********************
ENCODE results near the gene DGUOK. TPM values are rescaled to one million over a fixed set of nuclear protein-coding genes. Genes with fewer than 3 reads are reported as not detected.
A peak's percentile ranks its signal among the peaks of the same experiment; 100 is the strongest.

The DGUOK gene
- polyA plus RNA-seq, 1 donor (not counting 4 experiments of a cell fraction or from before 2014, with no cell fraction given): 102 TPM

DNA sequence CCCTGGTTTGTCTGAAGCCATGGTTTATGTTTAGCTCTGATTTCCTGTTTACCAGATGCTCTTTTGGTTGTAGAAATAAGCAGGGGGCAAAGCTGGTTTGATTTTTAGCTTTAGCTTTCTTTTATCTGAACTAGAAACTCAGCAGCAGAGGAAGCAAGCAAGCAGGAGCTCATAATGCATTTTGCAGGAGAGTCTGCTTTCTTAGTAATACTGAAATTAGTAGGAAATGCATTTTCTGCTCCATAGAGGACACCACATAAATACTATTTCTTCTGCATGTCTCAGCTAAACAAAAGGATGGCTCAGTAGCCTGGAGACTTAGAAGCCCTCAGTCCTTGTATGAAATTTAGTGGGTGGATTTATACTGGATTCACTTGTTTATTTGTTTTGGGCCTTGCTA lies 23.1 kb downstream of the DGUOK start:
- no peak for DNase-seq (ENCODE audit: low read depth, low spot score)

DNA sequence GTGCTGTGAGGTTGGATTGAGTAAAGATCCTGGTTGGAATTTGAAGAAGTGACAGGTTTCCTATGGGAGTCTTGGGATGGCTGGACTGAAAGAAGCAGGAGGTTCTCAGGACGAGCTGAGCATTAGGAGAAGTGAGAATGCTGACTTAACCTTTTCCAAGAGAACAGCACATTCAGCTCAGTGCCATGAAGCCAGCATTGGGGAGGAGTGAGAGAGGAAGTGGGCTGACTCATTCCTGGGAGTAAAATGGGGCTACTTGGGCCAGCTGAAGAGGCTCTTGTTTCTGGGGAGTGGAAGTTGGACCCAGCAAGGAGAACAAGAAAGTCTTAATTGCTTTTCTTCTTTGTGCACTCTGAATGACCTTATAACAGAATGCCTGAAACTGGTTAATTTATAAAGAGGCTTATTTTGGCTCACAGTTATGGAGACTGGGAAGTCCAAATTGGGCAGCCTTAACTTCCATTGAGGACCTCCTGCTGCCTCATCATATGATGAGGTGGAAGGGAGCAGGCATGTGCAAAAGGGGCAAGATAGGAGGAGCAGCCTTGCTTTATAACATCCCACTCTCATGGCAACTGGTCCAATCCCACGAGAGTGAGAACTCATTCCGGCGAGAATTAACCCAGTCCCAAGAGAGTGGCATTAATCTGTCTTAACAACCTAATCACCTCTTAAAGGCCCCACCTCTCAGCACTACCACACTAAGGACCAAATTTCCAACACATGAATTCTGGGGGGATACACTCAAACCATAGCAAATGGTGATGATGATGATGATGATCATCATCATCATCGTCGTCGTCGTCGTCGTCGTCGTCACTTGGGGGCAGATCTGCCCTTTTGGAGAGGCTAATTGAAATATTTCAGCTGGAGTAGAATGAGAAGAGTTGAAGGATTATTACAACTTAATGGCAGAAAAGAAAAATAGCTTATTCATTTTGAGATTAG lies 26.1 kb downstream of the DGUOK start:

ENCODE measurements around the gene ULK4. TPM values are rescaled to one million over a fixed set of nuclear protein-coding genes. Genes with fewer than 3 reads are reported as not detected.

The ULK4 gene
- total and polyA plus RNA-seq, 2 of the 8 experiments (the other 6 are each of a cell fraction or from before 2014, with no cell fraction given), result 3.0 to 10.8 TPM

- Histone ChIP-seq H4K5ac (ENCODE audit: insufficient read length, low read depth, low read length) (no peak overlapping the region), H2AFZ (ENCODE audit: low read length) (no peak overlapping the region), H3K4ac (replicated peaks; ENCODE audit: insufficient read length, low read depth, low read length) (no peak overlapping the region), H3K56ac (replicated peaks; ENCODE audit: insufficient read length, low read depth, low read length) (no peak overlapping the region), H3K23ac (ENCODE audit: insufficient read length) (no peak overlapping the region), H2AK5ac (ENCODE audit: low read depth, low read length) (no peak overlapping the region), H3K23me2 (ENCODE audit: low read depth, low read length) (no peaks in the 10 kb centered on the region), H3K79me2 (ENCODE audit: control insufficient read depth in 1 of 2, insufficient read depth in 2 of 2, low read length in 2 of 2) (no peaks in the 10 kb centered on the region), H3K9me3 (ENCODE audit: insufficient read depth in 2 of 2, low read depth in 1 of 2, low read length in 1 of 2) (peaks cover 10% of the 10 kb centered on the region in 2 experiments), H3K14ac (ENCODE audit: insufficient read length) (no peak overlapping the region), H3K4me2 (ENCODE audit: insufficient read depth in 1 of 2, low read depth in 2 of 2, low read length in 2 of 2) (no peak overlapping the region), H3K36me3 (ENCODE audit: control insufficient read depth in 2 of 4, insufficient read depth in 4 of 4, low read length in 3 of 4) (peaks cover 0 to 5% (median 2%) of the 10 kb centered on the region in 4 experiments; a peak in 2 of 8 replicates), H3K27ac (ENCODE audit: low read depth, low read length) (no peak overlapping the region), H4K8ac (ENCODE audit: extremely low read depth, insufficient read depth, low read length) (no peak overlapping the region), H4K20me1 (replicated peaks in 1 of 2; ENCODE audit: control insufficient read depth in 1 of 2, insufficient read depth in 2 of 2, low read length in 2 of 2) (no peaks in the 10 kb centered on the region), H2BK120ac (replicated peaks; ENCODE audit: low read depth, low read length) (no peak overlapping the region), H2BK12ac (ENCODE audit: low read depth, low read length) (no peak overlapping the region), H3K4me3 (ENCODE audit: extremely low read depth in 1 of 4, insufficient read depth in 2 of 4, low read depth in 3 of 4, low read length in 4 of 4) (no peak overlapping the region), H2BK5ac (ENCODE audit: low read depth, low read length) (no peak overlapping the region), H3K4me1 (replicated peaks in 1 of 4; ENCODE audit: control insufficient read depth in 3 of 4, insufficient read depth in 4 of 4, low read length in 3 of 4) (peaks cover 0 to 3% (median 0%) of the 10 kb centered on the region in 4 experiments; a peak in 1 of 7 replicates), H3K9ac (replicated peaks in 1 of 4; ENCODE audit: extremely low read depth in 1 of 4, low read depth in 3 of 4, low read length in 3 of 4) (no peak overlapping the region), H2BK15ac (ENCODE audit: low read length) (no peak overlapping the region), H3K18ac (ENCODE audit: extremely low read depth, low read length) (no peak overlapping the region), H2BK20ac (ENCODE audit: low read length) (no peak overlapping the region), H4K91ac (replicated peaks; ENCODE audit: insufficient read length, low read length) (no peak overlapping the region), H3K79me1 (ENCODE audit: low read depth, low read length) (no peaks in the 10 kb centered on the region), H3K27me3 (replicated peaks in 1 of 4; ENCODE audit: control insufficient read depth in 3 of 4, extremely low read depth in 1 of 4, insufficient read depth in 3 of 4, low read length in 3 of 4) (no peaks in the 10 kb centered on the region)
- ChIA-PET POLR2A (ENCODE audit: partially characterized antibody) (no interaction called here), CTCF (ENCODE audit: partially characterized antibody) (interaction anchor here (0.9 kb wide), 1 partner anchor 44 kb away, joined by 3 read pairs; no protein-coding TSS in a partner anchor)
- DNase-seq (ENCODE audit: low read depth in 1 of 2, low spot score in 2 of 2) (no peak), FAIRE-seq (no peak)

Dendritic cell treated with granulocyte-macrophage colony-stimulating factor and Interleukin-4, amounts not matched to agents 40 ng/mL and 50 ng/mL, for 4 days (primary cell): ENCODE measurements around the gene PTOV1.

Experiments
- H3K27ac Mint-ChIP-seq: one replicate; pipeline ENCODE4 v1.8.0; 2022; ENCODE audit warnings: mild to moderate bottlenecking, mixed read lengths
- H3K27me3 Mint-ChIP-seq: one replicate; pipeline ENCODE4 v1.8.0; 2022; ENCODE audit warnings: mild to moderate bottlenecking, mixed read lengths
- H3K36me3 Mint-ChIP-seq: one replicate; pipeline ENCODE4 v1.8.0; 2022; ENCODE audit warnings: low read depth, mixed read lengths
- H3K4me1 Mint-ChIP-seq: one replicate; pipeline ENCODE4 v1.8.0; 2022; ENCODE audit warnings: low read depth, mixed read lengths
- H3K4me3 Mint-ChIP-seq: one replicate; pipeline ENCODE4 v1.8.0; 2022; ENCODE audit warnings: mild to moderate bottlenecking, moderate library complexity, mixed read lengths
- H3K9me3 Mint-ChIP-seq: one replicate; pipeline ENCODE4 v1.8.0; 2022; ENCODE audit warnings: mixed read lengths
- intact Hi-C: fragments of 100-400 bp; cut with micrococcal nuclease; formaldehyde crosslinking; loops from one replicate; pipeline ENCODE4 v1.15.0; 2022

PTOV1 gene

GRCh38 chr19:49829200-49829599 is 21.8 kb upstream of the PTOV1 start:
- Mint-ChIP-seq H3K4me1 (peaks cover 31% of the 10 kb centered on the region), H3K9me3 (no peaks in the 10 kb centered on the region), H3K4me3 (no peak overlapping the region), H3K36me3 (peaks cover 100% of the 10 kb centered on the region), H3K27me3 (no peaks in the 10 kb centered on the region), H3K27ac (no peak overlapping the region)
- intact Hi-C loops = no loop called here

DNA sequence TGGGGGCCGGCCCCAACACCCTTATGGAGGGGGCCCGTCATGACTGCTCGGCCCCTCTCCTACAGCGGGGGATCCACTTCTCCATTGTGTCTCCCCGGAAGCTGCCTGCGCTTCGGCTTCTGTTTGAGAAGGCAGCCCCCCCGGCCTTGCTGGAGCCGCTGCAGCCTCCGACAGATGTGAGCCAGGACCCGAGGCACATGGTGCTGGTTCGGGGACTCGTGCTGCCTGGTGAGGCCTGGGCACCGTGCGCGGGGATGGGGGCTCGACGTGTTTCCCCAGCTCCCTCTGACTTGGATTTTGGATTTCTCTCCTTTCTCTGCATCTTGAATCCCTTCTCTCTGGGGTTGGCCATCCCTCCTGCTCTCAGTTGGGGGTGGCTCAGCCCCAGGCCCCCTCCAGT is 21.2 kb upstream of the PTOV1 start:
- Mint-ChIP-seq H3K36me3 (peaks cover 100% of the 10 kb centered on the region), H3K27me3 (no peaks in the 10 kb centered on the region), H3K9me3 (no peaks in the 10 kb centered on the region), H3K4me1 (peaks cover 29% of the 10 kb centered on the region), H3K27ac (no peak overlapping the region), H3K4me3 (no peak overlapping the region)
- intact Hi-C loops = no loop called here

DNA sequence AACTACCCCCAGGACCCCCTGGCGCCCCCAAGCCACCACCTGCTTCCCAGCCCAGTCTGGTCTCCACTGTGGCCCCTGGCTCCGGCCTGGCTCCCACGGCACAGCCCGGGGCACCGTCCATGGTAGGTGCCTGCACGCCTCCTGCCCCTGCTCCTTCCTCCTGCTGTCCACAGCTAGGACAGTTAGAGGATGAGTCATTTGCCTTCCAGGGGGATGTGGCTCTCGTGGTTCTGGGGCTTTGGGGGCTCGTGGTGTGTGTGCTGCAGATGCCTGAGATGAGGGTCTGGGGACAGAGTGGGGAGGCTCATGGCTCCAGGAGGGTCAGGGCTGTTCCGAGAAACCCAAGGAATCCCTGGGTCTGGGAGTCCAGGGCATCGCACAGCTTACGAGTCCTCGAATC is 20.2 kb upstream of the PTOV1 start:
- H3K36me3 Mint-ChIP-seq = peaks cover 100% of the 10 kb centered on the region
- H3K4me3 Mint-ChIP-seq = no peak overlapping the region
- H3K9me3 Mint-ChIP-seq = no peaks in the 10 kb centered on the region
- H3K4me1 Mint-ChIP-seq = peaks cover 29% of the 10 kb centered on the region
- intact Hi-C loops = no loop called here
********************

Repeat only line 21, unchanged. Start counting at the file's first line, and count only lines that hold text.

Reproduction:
- H3K9me3 Mint-ChIP-seq: one replicate; pipeline ENCODE4 v1.8.0; 2022; ENCODE audit warnings: mixed read lengths